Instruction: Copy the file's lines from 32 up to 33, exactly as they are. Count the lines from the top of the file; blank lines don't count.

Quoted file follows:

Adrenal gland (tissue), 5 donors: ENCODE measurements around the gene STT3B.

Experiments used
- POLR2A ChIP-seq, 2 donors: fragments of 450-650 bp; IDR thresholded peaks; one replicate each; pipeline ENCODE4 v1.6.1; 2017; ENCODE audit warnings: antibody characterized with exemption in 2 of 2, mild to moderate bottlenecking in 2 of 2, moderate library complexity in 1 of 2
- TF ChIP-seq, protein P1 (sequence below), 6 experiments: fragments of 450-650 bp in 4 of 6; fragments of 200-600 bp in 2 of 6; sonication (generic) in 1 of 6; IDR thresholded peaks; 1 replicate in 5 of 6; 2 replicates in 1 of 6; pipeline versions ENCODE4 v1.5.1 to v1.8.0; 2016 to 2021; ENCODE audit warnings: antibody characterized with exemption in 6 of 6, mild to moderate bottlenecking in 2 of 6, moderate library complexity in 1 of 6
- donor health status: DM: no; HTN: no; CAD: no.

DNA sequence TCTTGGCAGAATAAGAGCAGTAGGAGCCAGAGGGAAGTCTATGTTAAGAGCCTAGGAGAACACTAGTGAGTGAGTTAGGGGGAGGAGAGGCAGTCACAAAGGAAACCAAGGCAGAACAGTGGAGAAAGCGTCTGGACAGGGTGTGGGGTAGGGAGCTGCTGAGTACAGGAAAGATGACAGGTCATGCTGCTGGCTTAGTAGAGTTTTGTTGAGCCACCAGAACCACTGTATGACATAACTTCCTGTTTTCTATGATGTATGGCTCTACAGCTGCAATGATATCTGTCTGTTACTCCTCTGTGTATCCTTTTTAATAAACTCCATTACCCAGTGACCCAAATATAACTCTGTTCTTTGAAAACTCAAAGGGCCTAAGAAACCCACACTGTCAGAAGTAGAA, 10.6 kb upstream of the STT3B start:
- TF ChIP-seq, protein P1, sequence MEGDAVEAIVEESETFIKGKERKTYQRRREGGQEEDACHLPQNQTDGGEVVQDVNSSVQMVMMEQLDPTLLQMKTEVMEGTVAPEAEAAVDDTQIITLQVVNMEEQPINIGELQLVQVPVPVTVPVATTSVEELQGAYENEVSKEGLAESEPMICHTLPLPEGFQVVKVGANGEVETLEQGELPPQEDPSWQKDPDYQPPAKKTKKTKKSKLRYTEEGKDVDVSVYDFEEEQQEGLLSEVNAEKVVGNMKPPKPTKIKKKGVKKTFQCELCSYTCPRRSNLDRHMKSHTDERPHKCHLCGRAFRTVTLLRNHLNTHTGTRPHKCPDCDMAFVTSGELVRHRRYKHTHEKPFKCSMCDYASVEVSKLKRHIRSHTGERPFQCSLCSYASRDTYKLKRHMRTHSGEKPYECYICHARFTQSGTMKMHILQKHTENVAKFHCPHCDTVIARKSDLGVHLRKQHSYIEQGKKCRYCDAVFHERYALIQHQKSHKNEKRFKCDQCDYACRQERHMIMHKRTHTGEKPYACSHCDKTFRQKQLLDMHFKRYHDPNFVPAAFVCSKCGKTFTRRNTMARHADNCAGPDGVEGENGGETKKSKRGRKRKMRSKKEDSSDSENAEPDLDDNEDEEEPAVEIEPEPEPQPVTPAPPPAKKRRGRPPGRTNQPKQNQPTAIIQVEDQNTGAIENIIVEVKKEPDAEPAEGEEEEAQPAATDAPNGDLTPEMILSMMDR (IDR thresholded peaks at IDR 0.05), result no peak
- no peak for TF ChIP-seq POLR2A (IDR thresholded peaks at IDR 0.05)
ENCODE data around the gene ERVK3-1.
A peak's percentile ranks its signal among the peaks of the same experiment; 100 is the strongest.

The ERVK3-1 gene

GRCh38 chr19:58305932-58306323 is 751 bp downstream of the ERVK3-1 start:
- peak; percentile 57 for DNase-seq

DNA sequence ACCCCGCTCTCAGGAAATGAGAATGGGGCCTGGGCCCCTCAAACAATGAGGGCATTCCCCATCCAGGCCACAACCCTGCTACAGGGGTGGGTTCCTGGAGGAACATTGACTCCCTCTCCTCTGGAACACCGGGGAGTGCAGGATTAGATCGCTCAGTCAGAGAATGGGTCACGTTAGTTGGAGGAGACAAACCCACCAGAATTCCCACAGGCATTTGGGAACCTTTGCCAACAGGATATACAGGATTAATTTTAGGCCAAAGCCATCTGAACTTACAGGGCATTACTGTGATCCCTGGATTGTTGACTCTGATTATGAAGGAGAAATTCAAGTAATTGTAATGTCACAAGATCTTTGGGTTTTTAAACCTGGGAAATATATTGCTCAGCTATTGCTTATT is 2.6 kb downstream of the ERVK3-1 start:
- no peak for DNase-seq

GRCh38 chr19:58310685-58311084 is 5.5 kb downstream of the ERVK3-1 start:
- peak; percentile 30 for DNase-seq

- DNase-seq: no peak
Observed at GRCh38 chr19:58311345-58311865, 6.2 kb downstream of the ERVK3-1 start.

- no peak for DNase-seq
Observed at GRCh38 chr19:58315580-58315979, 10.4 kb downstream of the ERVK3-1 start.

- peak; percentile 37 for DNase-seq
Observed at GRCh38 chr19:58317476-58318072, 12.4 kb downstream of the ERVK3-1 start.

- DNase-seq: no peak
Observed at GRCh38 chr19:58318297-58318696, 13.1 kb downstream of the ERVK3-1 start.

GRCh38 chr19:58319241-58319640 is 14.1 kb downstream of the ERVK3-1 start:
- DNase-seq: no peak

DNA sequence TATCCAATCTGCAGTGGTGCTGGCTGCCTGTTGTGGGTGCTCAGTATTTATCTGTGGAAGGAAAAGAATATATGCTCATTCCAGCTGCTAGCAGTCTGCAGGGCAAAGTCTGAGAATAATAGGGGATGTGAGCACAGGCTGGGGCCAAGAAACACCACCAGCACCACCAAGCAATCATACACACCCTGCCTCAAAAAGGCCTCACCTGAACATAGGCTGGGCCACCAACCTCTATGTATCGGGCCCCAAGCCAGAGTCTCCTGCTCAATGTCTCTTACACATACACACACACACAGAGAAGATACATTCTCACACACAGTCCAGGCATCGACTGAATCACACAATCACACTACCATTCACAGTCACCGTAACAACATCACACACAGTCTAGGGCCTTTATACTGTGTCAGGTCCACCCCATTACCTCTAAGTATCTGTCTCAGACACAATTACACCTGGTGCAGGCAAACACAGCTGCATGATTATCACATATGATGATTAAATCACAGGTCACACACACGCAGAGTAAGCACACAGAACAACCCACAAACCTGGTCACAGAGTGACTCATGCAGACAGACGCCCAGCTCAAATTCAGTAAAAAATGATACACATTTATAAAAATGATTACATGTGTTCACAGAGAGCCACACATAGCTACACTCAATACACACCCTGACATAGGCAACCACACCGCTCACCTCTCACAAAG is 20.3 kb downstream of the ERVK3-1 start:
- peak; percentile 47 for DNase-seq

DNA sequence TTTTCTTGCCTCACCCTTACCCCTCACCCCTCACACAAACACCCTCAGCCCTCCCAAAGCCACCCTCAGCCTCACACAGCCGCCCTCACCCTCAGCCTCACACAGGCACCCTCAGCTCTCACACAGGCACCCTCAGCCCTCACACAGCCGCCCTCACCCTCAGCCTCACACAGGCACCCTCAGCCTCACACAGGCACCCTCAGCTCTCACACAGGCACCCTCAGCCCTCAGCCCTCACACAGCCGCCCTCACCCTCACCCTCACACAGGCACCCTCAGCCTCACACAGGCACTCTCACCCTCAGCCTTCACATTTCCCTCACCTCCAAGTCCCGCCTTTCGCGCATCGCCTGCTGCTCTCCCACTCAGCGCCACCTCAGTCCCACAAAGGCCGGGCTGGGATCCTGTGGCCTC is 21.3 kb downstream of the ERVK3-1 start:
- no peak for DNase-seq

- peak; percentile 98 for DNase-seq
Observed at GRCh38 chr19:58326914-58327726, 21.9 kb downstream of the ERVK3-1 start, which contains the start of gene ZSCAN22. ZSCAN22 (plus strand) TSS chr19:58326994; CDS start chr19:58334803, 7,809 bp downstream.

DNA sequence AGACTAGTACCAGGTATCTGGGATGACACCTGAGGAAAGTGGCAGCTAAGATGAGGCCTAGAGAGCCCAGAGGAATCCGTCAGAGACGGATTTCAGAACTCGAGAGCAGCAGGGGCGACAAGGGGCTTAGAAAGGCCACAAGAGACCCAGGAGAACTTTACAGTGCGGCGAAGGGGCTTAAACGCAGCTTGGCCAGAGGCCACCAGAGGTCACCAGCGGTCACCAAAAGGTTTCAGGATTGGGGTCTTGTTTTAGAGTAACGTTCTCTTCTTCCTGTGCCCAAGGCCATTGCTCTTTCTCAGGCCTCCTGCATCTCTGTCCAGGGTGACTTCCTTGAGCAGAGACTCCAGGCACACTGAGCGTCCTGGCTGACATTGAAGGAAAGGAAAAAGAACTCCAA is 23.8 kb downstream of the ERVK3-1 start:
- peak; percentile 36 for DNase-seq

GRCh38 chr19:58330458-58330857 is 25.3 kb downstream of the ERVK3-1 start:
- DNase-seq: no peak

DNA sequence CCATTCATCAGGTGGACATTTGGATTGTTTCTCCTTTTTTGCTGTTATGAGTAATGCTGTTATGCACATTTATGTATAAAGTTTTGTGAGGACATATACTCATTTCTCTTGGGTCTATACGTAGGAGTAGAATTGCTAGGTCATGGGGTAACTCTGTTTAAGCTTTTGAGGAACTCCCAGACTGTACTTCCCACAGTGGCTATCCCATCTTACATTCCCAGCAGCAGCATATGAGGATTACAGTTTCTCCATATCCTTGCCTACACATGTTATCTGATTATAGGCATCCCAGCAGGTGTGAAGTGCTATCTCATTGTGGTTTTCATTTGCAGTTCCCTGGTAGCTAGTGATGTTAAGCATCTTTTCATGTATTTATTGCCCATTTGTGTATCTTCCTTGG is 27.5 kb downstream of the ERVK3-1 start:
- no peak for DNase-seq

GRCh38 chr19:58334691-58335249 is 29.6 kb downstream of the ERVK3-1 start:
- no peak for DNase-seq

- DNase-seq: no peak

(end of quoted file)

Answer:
- peak; percentile 98 for DNase-seq
Observed at GRCh38 chr19:58326914-58327726, 21.9 kb downstream of the ERVK3-1 start, which contains the start of gene ZSCAN22. ZSCAN22 (plus strand) TSS chr19:58326994; CDS start chr19:58334803, 7,809 bp downstream.